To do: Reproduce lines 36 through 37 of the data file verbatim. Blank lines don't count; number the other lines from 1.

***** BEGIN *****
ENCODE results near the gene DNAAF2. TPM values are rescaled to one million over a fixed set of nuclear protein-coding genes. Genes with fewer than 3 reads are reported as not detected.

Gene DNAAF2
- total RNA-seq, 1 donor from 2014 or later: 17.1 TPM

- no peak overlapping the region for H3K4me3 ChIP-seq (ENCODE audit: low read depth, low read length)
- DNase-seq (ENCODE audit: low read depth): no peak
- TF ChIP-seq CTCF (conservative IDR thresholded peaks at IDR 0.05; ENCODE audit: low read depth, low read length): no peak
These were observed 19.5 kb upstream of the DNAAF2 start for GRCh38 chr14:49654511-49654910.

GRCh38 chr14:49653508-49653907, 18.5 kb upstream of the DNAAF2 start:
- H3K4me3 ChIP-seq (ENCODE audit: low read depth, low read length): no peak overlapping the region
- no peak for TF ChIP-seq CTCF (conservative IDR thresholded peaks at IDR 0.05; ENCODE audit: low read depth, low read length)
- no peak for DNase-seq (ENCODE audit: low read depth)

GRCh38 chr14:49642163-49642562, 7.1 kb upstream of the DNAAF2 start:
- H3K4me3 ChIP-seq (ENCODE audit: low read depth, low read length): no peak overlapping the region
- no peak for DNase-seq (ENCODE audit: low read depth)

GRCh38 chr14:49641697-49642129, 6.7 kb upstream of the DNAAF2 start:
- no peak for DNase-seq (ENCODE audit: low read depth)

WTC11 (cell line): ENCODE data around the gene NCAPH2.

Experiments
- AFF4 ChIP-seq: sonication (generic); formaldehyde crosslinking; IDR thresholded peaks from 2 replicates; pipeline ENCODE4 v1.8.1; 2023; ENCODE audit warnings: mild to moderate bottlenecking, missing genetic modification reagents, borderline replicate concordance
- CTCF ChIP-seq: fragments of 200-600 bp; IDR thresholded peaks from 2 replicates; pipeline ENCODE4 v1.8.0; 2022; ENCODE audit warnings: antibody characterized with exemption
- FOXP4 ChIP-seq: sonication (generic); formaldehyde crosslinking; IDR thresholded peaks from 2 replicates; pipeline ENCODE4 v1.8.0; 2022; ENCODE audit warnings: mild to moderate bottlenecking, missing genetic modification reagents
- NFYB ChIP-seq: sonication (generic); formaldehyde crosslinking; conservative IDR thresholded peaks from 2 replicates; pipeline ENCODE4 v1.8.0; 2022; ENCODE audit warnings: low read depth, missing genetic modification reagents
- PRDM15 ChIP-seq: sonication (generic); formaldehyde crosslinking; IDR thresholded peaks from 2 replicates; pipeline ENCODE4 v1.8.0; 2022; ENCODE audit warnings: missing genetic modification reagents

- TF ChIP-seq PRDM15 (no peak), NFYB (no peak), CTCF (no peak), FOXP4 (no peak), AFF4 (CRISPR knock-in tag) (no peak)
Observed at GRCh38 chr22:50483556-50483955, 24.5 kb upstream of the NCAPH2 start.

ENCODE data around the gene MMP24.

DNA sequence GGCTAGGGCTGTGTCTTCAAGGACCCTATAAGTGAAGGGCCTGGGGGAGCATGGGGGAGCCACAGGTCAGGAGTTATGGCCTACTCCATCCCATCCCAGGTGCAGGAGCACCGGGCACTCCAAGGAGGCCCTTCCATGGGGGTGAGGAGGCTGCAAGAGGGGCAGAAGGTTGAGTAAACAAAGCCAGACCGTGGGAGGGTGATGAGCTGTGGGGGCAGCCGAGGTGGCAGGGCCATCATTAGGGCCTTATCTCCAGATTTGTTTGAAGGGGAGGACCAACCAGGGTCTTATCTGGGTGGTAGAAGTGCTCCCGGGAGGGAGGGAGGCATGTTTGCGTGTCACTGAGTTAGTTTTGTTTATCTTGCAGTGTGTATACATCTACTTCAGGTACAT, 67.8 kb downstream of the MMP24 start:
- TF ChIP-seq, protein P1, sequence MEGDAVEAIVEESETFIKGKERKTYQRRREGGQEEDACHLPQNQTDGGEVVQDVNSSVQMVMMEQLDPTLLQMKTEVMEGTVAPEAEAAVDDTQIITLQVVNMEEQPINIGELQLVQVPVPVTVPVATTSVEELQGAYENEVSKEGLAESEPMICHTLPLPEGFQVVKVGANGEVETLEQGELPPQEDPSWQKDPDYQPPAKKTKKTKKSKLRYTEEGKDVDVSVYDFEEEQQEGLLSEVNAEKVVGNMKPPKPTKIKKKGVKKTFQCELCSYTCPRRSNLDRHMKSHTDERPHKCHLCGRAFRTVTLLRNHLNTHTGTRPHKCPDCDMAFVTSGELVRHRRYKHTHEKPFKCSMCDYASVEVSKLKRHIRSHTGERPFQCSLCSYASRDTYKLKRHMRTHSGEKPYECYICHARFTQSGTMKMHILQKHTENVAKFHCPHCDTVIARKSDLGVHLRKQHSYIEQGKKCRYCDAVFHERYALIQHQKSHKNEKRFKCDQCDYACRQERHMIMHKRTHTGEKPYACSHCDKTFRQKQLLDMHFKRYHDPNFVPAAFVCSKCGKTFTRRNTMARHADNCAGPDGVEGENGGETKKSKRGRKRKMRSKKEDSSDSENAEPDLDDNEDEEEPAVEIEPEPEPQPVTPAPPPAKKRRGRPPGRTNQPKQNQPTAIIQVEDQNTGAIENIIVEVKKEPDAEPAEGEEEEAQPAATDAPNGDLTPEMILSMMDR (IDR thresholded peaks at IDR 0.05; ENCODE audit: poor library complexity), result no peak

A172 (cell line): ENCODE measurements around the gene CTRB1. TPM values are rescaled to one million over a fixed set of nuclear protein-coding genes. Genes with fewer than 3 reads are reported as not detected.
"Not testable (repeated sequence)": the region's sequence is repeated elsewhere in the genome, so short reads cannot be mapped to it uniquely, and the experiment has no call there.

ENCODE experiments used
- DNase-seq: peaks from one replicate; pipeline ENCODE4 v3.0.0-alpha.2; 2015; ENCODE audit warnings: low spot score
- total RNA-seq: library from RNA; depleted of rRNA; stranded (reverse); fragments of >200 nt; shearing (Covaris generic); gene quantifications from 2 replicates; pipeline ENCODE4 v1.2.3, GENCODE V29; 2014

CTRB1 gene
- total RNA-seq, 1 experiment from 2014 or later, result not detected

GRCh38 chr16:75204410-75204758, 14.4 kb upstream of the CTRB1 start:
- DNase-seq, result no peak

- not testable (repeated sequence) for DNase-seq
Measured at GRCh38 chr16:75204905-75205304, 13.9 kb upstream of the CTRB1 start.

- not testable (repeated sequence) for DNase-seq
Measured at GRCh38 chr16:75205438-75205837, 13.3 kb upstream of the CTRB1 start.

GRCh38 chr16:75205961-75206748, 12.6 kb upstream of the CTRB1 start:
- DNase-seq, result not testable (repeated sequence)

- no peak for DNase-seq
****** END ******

GRCh38 chr16:75204410-75204758, 14.4 kb upstream of the CTRB1 start:
- DNase-seq, result no peak